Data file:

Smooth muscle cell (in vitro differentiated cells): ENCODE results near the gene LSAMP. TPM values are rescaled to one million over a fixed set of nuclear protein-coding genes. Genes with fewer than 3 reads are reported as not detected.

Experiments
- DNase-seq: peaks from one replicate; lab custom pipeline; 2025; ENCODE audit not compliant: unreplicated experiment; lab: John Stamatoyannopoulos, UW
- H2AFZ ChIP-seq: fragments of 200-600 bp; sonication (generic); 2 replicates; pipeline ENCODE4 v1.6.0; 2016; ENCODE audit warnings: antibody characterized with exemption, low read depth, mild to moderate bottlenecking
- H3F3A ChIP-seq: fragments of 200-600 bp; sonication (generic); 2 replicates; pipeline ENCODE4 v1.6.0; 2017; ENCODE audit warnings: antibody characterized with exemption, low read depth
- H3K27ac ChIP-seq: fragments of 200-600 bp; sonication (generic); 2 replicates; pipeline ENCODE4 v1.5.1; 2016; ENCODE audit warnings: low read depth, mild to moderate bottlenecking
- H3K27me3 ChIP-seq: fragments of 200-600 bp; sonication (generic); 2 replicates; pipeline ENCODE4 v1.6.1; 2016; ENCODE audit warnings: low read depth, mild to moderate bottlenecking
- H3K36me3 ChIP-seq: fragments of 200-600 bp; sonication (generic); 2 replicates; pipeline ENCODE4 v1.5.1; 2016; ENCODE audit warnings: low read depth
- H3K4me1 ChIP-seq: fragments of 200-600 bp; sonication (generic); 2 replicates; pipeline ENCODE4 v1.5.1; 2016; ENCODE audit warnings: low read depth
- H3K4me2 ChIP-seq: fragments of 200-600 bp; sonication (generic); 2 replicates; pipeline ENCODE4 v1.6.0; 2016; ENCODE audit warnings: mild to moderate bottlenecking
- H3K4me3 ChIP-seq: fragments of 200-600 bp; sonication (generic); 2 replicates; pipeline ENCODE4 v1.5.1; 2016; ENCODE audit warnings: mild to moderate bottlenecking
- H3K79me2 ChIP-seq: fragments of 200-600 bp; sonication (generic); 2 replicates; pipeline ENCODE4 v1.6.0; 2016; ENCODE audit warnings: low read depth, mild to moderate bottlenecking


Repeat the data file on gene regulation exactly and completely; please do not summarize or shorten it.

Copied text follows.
Smooth muscle cell (in vitro differentiated cells): ENCODE results near the gene LSAMP. TPM values are rescaled to one million over a fixed set of nuclear protein-coding genes. Genes with fewer than 3 reads are reported as not detected.

Experiments
- DNase-seq: peaks from one replicate; lab custom pipeline; 2025; ENCODE audit not compliant: unreplicated experiment; lab: John Stamatoyannopoulos, UW
- H2AFZ ChIP-seq: fragments of 200-600 bp; sonication (generic); 2 replicates; pipeline ENCODE4 v1.6.0; 2016; ENCODE audit warnings: antibody characterized with exemption, low read depth, mild to moderate bottlenecking
- H3F3A ChIP-seq: fragments of 200-600 bp; sonication (generic); 2 replicates; pipeline ENCODE4 v1.6.0; 2017; ENCODE audit warnings: antibody characterized with exemption, low read depth
- H3K27ac ChIP-seq: fragments of 200-600 bp; sonication (generic); 2 replicates; pipeline ENCODE4 v1.5.1; 2016; ENCODE audit warnings: low read depth, mild to moderate bottlenecking
- H3K27me3 ChIP-seq: fragments of 200-600 bp; sonication (generic); 2 replicates; pipeline ENCODE4 v1.6.1; 2016; ENCODE audit warnings: low read depth, mild to moderate bottlenecking
- H3K36me3 ChIP-seq: fragments of 200-600 bp; sonication (generic); 2 replicates; pipeline ENCODE4 v1.5.1; 2016; ENCODE audit warnings: low read depth
- H3K4me1 ChIP-seq: fragments of 200-600 bp; sonication (generic); 2 replicates; pipeline ENCODE4 v1.5.1; 2016; ENCODE audit warnings: low read depth
- H3K4me2 ChIP-seq: fragments of 200-600 bp; sonication (generic); 2 replicates; pipeline ENCODE4 v1.6.0; 2016; ENCODE audit warnings: mild to moderate bottlenecking
- H3K4me3 ChIP-seq: fragments of 200-600 bp; sonication (generic); 2 replicates; pipeline ENCODE4 v1.5.1; 2016; ENCODE audit warnings: mild to moderate bottlenecking
- H3K79me2 ChIP-seq: fragments of 200-600 bp; sonication (generic); 2 replicates; pipeline ENCODE4 v1.6.0; 2016; ENCODE audit warnings: low read depth, mild to moderate bottlenecking